Impact of APOE-epsilon 4 carriage on the onset and rates of neocortical A beta-amyloid deposition
Samantha C Burnham, Simon M Laws, Charley A Budgeon, Vincent Dore, Tenielle Porter, Pierrick Bourgeat, Rachel F Buckley, Kevin Murray, Kathryn A Ellis, Berwin A Turlach, Olivier Salvado, David Ames, Ralph N Martins, Dorene Rentz, Colin L Masters, Christopher C Rowe, Victor L Villemagne
Neurobiology of Aging | ELSEVIER SCIENCE INC | Published : 2020
Neocortical Aβ-amyloid deposition, one of the hallmark pathologic features of Alzheimer's disease (AD), begins decades prior to the presence of clinical symptoms. As clinical trials move to secondary and even primary prevention, understanding the rates of neocortical Aβ-amyloid deposition and the age at which Aβ-amyloid deposition becomes abnormal is crucial for optimizing the timing of these trials. As APOE-ε4 carriage is thought to modulate the age of clinical onset, it is also important to understand the impact of APOE-ε4 carriage on the age at which the neocortical Aβ-amyloid deposition becomes abnormal. Here, we show that, for 455 participants with over 3 years of follow-up, abnormal le..View full abstract
Awarded by NHMRC
Awarded by ADNI (National Institutes of Health)
Awarded by DOD ADNI (Department of Defense)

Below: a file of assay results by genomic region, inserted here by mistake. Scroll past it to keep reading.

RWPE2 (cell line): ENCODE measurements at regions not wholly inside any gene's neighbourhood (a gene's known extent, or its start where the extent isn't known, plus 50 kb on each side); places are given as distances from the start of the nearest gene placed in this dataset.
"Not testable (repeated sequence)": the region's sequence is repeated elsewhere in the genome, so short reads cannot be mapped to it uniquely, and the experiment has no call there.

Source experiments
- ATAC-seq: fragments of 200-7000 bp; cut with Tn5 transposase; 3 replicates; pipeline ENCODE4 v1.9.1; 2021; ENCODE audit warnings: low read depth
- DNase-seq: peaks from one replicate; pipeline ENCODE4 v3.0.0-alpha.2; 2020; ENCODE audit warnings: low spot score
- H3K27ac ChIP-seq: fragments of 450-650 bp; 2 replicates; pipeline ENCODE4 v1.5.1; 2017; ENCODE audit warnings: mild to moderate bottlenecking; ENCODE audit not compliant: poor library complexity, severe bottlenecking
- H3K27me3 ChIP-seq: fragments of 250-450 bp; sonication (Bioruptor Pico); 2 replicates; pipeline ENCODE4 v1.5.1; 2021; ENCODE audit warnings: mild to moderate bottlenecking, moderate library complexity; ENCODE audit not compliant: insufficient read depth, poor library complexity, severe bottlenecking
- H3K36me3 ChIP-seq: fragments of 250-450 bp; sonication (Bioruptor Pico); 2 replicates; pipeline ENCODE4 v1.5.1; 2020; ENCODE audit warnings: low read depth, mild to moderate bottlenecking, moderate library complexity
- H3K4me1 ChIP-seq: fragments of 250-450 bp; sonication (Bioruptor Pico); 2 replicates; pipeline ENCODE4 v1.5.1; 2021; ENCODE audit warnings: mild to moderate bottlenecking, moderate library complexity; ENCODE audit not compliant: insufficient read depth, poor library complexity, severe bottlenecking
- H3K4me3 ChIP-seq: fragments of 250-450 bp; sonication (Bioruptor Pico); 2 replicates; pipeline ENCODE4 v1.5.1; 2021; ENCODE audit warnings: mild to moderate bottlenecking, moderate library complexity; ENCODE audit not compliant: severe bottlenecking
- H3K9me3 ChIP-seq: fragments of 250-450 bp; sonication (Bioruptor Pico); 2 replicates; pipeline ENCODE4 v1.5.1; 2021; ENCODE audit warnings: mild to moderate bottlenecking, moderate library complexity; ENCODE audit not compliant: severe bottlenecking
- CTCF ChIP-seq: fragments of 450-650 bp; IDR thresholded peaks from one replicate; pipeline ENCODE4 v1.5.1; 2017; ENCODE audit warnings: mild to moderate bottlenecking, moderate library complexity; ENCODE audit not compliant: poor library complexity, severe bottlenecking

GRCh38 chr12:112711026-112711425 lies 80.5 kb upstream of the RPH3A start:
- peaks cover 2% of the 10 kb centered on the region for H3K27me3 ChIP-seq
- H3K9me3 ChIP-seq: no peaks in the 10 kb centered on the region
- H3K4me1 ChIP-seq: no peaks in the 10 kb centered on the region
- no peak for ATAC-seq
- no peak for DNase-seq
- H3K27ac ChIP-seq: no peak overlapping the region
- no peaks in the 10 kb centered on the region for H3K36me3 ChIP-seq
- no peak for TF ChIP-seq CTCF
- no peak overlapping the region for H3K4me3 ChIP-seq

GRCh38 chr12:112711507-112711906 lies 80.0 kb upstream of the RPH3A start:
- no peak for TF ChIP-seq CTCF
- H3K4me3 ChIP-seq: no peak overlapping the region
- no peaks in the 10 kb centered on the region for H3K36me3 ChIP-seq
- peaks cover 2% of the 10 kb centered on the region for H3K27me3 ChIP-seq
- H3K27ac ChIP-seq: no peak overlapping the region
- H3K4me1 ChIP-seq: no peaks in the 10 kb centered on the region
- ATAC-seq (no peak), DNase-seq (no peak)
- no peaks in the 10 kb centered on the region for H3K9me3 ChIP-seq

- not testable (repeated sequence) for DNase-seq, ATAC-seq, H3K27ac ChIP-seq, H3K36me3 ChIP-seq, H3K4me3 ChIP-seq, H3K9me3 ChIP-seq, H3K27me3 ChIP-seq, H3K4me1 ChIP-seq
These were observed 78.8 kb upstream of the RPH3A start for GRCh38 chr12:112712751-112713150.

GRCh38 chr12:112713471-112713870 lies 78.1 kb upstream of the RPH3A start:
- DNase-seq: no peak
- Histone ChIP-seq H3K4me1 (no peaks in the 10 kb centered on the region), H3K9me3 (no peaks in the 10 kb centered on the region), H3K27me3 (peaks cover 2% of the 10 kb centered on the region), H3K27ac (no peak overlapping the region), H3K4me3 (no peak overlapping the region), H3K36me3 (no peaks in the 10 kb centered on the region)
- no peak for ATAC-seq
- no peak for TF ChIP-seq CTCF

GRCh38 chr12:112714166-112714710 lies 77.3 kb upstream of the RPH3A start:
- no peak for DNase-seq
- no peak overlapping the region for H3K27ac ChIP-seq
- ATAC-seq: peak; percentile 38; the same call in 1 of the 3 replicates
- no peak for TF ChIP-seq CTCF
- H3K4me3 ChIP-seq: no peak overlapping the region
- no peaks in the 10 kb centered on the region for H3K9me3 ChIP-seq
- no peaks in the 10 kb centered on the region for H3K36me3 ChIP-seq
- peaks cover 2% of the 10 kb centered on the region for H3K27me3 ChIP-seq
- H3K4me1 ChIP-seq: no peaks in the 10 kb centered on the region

Core funding for the AIBL study was provided by the CSIRO Flagship Collaboration Fund and the Science and Industry Endowment Fund (SIEF) in partnership with the CRC for Mental Health, Edith Cowan University (ECU), Mental Health Research institute (MHRI), Alzheimer's Australia (AA), National Ageing Research Institute (NARI), Austin Health, Macquarie University, CogState Ltd, Hollywood Private Hospital, and Sir Charles Gairdner Hospital. The study also received funding from the National Health and Medical Research Council (NHMRC), Dementia Collaborative Research Centres program (DCRC), and McCusker Alzheimer's Research Foundation, and operational infrastructure support from the Government of Victoria. Funding for this study was provided by the NHMRC (Grant Number 1156891). Data collection and sharing for this project was funded by the ADNI (National Institutes of Health Grant U01 AG024904) and DOD ADNI (Department of Defense award number W81XWH-12-2-0012). ADNI is funded by the National Institute on Aging, the National Institute of Biomedical Imaging and Bioengineering, and through generous contributions from the following: AbbVie, Alzheimer's Association; Alzheimer's Drug Discovery Foundation; Araclon Biotech; BioClinica, Inc; Biogen; Bristol-Myers Squibb Company; CereSpir, Inc; Cogstate; Eisai Inc; Elan Pharmaceuticals, Inc; Eli Lilly and Company; EuroImmun; F. Hoffmann-La Roche Ltd and its affiliated company Genentech, Inc; Fujirebio; GE Healthcare; IXICO Ltd; Janssen Alzheimer Immunotherapy Research & Development, LLC.; Johnson & Johnson Pharmaceutical Research & Development LLC.; Lumosity; Lundbeck; Merck & Co, Inc; Meso Scale Diagnostics, LLC.; NeuroRx Research; Neurotrack Technologies; Novartis Pharmaceuticals Corporation; Pfizer Inc; Piramal Imaging; Servier; Takeda Pharmaceutical Company; and Transition Therapeutics. The Canadian Institutes of Health Research is providing funds to support ADNI clinical sites in Canada. Private sector contributions are facilitated by the Foundation for the National Institutes of Health (www.fnih.org). The grantee organization is the Northern California Institute for Research and Education, and the study is coordinated by the Alzheimer's Therapeutic Research Institute at the University of Southern California. ADNI data are disseminated by the Laboratory for Neuro Imaging at the University of Southern California.